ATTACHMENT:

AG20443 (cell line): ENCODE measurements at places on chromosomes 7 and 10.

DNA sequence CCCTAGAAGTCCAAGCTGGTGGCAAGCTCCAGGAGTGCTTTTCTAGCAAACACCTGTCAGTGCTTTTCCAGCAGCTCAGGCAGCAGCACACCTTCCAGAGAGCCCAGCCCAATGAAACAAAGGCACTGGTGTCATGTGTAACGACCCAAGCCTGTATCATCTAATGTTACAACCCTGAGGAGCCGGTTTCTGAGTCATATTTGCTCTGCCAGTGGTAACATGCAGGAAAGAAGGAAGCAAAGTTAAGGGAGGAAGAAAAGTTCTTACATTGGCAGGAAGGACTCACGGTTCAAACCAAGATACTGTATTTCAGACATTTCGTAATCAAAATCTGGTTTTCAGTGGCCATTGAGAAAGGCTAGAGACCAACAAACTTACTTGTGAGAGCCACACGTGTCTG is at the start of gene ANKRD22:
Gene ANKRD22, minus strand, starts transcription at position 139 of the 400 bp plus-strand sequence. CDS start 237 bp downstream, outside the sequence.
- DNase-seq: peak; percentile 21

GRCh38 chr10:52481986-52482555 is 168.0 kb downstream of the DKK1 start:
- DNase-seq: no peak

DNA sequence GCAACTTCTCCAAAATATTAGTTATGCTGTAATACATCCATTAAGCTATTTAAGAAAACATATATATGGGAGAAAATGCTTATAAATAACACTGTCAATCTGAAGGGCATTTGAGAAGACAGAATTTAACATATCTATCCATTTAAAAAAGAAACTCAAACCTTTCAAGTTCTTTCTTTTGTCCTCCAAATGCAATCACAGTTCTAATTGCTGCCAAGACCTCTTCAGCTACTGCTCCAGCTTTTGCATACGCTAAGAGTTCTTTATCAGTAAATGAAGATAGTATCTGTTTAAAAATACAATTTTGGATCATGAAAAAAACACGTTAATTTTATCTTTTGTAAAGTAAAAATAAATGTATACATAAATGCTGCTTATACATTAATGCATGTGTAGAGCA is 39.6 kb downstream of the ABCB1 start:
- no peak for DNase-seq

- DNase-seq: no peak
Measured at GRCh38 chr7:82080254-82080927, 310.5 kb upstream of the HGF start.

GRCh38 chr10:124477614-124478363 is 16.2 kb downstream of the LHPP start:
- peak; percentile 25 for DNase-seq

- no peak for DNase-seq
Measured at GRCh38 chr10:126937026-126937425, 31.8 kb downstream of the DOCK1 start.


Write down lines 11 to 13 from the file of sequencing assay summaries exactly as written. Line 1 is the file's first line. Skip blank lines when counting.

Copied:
GRCh38 chr10:124477614-124478363 is 16.2 kb downstream of the LHPP start:
- peak; percentile 25 for DNase-seq

- no peak for DNase-seq